Friday, August 9, 2019

How Real Is Your Fiction?

The other day, a fellow writer and I discussed her upcoming novel. Without giving away too much, part of our conversation involved creating something that could predict certain aspects of the future. Needless to say, this is fiction. However, fiction is always at its best when the reader embraces this new version of reality, which creates a problem: How does a story maintain this believability while working with a clearly unbelievable premise?

The flux capacitor - the ultimate symbol of believable fiction 
First, let's establish a few ground rules. Of top importance - genre. Sci-fi, fiction-fantasy, alternate history; these all come with an informal understanding that wild, outrageous things will exist, and some liberties must be granted. Anyone who reads The Hobbit either grants the author certain freedoms or loses the chance to explore this world. Such freedoms include accepting that a dragon with the size and weight of Smaug could never ever fly under normal circumstances. We accept this flight and move on, under the presumption that there might be magics or other mystical things at play that would take chapters to explain, and we would much rather get on with the story than understand the magical metaphysics of a flying dragon. Every genre has its Smaug, and we price that into the genre.

Some genres are not as clear, however, so the writer has to lay out the groundwork for how certain elements work. Even though many readers grew up knowing the rules for vampires, werewolves, zombies, and all the other things that go bump in the night, during the past thirty years we have witnessed new interpretations. Stephenie Meyer's Twilight series put a new spin on vampires that Bram Stoker likely never considered, as well as on werewolves. Zombies are no longer W. B. Seabrook's mindless creatures in The Magic Island - they now are fully fleshed out in Daniel Waters' Generation Dead and Mira Grant's Newsflesh series. However, in these series, the rules for these creatures are formally established and adhered to. This creates a clear sense of reality within their fiction, and the reader embraces the new normal.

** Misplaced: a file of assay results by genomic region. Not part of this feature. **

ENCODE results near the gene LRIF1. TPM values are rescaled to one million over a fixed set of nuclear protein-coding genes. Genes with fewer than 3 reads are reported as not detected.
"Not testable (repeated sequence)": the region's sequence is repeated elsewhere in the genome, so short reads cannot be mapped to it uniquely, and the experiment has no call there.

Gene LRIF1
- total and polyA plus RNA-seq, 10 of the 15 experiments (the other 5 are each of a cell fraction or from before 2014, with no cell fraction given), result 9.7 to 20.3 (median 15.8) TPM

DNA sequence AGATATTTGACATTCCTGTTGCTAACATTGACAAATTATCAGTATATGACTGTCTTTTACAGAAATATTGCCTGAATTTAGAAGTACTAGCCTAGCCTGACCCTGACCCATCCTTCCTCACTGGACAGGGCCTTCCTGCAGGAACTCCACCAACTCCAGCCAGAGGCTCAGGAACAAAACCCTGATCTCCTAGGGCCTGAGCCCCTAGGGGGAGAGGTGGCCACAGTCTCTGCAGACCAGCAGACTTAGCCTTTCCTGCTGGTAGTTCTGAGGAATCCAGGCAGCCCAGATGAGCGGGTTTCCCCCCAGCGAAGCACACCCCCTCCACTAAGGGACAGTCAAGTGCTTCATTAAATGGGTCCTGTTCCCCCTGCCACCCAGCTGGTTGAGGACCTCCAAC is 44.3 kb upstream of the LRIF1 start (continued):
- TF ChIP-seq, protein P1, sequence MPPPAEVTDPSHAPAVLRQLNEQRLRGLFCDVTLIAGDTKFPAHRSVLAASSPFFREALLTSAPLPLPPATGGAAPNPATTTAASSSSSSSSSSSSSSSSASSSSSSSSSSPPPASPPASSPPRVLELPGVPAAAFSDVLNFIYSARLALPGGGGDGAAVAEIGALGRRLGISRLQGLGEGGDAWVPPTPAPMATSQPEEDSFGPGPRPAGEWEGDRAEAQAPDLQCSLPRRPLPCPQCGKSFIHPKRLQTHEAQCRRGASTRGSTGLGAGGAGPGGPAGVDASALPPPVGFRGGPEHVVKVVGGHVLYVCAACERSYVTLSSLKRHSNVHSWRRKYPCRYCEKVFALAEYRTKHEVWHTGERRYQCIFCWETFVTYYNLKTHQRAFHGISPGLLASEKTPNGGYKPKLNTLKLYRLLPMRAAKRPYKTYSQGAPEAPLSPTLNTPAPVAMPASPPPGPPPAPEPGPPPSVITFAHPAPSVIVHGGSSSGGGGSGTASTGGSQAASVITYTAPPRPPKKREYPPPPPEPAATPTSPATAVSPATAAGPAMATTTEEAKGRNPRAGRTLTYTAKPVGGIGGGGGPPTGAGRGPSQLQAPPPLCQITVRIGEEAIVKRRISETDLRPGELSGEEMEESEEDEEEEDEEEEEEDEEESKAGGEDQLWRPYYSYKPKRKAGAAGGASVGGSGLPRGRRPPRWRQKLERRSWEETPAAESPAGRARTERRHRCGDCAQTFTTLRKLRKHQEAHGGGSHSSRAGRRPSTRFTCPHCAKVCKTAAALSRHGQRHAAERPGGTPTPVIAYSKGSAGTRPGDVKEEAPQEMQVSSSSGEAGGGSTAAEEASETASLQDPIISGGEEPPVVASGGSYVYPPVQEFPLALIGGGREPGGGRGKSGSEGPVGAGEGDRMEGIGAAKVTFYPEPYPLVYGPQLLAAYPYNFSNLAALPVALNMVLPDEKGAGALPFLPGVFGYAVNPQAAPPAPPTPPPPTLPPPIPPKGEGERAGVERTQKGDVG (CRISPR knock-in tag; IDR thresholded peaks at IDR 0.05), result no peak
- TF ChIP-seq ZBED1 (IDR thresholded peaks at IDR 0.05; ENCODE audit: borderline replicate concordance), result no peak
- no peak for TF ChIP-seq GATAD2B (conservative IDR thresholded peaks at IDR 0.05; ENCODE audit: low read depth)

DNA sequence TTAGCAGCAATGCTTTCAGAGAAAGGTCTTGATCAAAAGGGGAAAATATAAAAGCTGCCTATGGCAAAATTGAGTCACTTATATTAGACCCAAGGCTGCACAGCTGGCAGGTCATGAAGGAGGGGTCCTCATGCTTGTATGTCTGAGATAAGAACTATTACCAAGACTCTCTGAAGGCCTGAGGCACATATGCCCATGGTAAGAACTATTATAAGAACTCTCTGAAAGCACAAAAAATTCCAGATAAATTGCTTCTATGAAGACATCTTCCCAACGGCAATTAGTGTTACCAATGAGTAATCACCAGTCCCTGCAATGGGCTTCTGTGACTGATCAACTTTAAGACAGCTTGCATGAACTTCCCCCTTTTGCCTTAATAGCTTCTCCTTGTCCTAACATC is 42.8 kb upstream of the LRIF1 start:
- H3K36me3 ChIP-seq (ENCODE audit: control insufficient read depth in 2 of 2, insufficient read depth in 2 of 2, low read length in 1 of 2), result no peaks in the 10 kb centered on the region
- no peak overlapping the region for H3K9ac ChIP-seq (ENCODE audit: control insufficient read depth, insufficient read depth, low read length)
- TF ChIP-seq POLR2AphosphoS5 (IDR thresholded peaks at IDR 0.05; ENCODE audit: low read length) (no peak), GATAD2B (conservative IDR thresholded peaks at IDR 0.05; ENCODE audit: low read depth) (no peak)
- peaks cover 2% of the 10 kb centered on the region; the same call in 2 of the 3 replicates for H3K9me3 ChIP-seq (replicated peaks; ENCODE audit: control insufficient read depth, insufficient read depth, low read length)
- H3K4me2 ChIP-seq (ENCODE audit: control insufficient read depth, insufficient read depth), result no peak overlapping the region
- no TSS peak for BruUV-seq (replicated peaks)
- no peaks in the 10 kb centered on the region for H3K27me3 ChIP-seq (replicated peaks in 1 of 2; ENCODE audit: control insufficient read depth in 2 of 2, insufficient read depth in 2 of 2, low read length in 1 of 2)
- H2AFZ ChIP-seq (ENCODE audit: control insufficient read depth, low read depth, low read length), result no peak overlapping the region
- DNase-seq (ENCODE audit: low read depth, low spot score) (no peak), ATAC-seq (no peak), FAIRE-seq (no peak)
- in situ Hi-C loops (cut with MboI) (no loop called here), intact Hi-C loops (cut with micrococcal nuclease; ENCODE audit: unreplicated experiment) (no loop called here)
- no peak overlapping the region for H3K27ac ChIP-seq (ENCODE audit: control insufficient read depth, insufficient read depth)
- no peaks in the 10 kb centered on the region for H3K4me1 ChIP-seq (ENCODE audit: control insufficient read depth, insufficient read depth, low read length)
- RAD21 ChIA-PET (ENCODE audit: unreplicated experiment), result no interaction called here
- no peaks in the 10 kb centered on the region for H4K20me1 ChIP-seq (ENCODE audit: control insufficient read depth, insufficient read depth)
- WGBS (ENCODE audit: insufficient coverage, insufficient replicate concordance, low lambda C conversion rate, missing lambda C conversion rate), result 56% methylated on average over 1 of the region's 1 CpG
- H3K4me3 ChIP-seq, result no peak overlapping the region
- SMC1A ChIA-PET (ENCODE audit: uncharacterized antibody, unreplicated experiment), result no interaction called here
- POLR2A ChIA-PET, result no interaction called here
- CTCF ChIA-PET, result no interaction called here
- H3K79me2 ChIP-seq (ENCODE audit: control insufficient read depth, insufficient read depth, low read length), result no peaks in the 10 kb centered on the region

But what about when something unbelievable exists in a world as real as, say, modern-day Chicago? A person living in an abandoned warehouse where he raises a dragon? A scientist who finally perfects the first time machine? A community of custodians throughout the Loop who are intelligent, self-replicating androids? We want this version of Chicago to be as real as can be, but now we need to sell this incredulous idea. There are some basic dos and don'ts that allow the wild to be real.

If someone has invented a time machine, don't try to explain too many details; after all, details about something that doesn't exist can open doubts in the reader's mind. Rather, throw around a few scientific terms mixed with fiction and reality - a "quantum splicer" offers science and fantasy without detail. Anyone know what a flux capacitor is? It's enough to make the Back to the Future franchise work. Maybe the person raising the dragon doesn't understand how the 12-ton beast can fly, but when its wings start flapping, he feels the air swirl around him and an electricity resets his Fitbit. No real details, but enough to say that something else is going on, and the reader moves forward.

The biggest don't is a simple one. Don't forget that characters have to behave in a real manner. The man raising the dragon is probably used to seeing this. However, when his fiancee walks into the warehouse and sees a dragon-feeding session, she can't just say, "So this is what you've been doing all this time?" She had best act in a manner that we think most Chicagoans would if they see a FREAKING DRAGON! Reactions still have to be genuine, at least at first, and then steered toward where the author wants to go. If the reaction doesn't seem real, the reader loses connection. Quickly.

Real fiction is a delicate balance, but the best rule is to have fun with it. Explore your creativity and try out different ways a person would react when they discover their custodian is an android. When you enjoy the writing part, the reader will buy in to that immediately, and it will allow you room to wiggle around as adjust to the new situation with the custodian (no offense to Roombas).

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